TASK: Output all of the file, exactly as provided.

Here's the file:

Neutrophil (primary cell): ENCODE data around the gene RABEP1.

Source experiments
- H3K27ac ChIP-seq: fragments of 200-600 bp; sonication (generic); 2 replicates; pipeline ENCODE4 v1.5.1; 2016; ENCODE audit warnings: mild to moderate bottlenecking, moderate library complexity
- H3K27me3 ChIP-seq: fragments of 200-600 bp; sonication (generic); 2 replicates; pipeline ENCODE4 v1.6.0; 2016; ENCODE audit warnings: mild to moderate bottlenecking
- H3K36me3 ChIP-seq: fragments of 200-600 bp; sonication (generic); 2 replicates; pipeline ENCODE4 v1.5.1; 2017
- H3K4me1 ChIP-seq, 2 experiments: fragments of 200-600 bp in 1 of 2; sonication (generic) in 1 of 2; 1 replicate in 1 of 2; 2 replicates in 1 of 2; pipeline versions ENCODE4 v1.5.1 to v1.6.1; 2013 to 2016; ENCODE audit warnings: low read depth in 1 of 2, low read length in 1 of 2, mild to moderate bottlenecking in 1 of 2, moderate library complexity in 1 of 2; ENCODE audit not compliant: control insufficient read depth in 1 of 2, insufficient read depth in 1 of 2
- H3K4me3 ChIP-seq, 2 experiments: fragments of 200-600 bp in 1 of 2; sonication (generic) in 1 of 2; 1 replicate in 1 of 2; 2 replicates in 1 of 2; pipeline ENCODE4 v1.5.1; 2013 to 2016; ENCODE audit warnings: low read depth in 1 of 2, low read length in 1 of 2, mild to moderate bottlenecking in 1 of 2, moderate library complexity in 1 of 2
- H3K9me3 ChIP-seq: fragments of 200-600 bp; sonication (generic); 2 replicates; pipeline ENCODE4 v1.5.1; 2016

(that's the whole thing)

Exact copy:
Neutrophil (primary cell): ENCODE data around the gene RABEP1.

Source experiments
- H3K27ac ChIP-seq: fragments of 200-600 bp; sonication (generic); 2 replicates; pipeline ENCODE4 v1.5.1; 2016; ENCODE audit warnings: mild to moderate bottlenecking, moderate library complexity
- H3K27me3 ChIP-seq: fragments of 200-600 bp; sonication (generic); 2 replicates; pipeline ENCODE4 v1.6.0; 2016; ENCODE audit warnings: mild to moderate bottlenecking
- H3K36me3 ChIP-seq: fragments of 200-600 bp; sonication (generic); 2 replicates; pipeline ENCODE4 v1.5.1; 2017
- H3K4me1 ChIP-seq, 2 experiments: fragments of 200-600 bp in 1 of 2; sonication (generic) in 1 of 2; 1 replicate in 1 of 2; 2 replicates in 1 of 2; pipeline versions ENCODE4 v1.5.1 to v1.6.1; 2013 to 2016; ENCODE audit warnings: low read depth in 1 of 2, low read length in 1 of 2, mild to moderate bottlenecking in 1 of 2, moderate library complexity in 1 of 2; ENCODE audit not compliant: control insufficient read depth in 1 of 2, insufficient read depth in 1 of 2
- H3K4me3 ChIP-seq, 2 experiments: fragments of 200-600 bp in 1 of 2; sonication (generic) in 1 of 2; 1 replicate in 1 of 2; 2 replicates in 1 of 2; pipeline ENCODE4 v1.5.1; 2013 to 2016; ENCODE audit warnings: low read depth in 1 of 2, low read length in 1 of 2, mild to moderate bottlenecking in 1 of 2, moderate library complexity in 1 of 2
- H3K9me3 ChIP-seq: fragments of 200-600 bp; sonication (generic); 2 replicates; pipeline ENCODE4 v1.5.1; 2016